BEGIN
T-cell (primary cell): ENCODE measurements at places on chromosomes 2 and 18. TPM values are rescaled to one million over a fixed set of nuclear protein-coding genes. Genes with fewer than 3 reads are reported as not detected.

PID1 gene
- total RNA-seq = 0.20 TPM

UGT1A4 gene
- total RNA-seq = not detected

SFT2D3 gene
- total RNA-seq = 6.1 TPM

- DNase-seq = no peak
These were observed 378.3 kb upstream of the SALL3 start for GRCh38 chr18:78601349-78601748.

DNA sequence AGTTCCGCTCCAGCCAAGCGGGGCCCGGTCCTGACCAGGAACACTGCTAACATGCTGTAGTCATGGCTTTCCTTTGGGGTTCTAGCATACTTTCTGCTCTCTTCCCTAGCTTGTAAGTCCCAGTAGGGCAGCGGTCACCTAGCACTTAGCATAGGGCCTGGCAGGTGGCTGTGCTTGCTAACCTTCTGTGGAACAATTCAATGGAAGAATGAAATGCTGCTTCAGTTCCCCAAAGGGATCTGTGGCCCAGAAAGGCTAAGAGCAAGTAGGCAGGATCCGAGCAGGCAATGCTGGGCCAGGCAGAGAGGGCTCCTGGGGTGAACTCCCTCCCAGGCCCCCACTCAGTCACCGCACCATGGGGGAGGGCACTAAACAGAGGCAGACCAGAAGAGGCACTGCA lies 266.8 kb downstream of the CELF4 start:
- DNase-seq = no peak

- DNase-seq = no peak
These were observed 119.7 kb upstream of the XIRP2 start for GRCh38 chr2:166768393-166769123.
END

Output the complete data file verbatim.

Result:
T-cell (primary cell): ENCODE measurements at places on chromosomes 2 and 18. TPM values are rescaled to one million over a fixed set of nuclear protein-coding genes. Genes with fewer than 3 reads are reported as not detected.

PID1 gene
- total RNA-seq = 0.20 TPM

UGT1A4 gene
- total RNA-seq = not detected

SFT2D3 gene
- total RNA-seq = 6.1 TPM

- DNase-seq = no peak
These were observed 378.3 kb upstream of the SALL3 start for GRCh38 chr18:78601349-78601748.

DNA sequence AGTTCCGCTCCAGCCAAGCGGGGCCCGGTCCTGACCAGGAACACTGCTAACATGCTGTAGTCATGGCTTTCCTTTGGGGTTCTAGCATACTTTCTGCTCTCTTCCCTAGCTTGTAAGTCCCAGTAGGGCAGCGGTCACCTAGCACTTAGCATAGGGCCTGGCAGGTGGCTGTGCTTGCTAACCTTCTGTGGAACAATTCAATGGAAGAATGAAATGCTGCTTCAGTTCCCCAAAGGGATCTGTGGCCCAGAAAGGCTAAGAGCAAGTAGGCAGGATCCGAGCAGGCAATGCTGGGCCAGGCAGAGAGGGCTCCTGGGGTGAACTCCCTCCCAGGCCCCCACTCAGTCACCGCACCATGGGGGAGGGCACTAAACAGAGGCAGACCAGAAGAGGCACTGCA lies 266.8 kb downstream of the CELF4 start:
- DNase-seq = no peak

- DNase-seq = no peak
These were observed 119.7 kb upstream of the XIRP2 start for GRCh38 chr2:166768393-166769123.